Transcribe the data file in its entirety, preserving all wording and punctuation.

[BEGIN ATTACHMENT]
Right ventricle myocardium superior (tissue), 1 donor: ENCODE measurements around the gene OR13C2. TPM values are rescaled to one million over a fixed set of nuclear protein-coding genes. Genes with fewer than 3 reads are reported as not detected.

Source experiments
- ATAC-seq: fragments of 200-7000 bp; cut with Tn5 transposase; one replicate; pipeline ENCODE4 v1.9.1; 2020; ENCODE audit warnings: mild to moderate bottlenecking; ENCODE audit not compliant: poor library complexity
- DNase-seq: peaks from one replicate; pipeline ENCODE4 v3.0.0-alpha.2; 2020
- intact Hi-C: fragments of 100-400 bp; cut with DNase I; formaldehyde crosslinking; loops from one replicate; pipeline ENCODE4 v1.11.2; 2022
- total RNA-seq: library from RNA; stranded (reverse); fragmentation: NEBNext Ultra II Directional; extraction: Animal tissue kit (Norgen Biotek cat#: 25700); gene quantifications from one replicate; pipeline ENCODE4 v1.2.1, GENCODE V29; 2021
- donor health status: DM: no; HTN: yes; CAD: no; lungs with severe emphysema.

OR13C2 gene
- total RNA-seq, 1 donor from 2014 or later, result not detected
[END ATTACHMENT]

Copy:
Right ventricle myocardium superior (tissue), 1 donor: ENCODE measurements around the gene OR13C2. TPM values are rescaled to one million over a fixed set of nuclear protein-coding genes. Genes with fewer than 3 reads are reported as not detected.

Source experiments
- ATAC-seq: fragments of 200-7000 bp; cut with Tn5 transposase; one replicate; pipeline ENCODE4 v1.9.1; 2020; ENCODE audit warnings: mild to moderate bottlenecking; ENCODE audit not compliant: poor library complexity
- DNase-seq: peaks from one replicate; pipeline ENCODE4 v3.0.0-alpha.2; 2020
- intact Hi-C: fragments of 100-400 bp; cut with DNase I; formaldehyde crosslinking; loops from one replicate; pipeline ENCODE4 v1.11.2; 2022
- total RNA-seq: library from RNA; stranded (reverse); fragmentation: NEBNext Ultra II Directional; extraction: Animal tissue kit (Norgen Biotek cat#: 25700); gene quantifications from one replicate; pipeline ENCODE4 v1.2.1, GENCODE V29; 2021
- donor health status: DM: no; HTN: yes; CAD: no; lungs with severe emphysema.

OR13C2 gene
- total RNA-seq, 1 donor from 2014 or later, result not detected